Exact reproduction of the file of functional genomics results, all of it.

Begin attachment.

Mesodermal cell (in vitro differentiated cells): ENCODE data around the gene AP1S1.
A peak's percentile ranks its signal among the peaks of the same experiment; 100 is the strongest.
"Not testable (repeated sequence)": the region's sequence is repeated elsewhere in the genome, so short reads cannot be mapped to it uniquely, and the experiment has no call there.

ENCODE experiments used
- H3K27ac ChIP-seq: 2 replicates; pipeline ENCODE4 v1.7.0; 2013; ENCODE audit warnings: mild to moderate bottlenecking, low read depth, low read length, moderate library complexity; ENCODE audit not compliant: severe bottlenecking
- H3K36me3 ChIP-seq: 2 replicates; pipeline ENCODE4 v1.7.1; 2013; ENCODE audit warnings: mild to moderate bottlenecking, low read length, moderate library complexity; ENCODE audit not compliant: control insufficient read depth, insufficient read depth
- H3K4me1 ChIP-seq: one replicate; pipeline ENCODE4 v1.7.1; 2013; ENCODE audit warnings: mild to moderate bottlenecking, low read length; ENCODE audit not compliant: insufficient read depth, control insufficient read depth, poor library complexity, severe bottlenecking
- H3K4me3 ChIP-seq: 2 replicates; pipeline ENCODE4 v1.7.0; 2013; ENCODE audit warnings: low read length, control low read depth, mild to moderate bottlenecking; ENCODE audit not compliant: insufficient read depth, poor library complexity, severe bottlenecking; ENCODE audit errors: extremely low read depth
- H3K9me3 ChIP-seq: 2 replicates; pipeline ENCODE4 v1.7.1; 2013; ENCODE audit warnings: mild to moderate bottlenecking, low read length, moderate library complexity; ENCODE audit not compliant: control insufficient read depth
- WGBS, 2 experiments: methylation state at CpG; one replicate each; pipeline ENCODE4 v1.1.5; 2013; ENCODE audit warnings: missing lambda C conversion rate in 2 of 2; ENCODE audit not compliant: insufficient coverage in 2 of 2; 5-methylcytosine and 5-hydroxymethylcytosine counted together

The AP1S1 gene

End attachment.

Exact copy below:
Mesodermal cell (in vitro differentiated cells): ENCODE data around the gene AP1S1.
A peak's percentile ranks its signal among the peaks of the same experiment; 100 is the strongest.
"Not testable (repeated sequence)": the region's sequence is repeated elsewhere in the genome, so short reads cannot be mapped to it uniquely, and the experiment has no call there.

ENCODE experiments used
- H3K27ac ChIP-seq: 2 replicates; pipeline ENCODE4 v1.7.0; 2013; ENCODE audit warnings: mild to moderate bottlenecking, low read depth, low read length, moderate library complexity; ENCODE audit not compliant: severe bottlenecking
- H3K36me3 ChIP-seq: 2 replicates; pipeline ENCODE4 v1.7.1; 2013; ENCODE audit warnings: mild to moderate bottlenecking, low read length, moderate library complexity; ENCODE audit not compliant: control insufficient read depth, insufficient read depth
- H3K4me1 ChIP-seq: one replicate; pipeline ENCODE4 v1.7.1; 2013; ENCODE audit warnings: mild to moderate bottlenecking, low read length; ENCODE audit not compliant: insufficient read depth, control insufficient read depth, poor library complexity, severe bottlenecking
- H3K4me3 ChIP-seq: 2 replicates; pipeline ENCODE4 v1.7.0; 2013; ENCODE audit warnings: low read length, control low read depth, mild to moderate bottlenecking; ENCODE audit not compliant: insufficient read depth, poor library complexity, severe bottlenecking; ENCODE audit errors: extremely low read depth
- H3K9me3 ChIP-seq: 2 replicates; pipeline ENCODE4 v1.7.1; 2013; ENCODE audit warnings: mild to moderate bottlenecking, low read length, moderate library complexity; ENCODE audit not compliant: control insufficient read depth
- WGBS, 2 experiments: methylation state at CpG; one replicate each; pipeline ENCODE4 v1.1.5; 2013; ENCODE audit warnings: missing lambda C conversion rate in 2 of 2; ENCODE audit not compliant: insufficient coverage in 2 of 2; 5-methylcytosine and 5-hydroxymethylcytosine counted together

The AP1S1 gene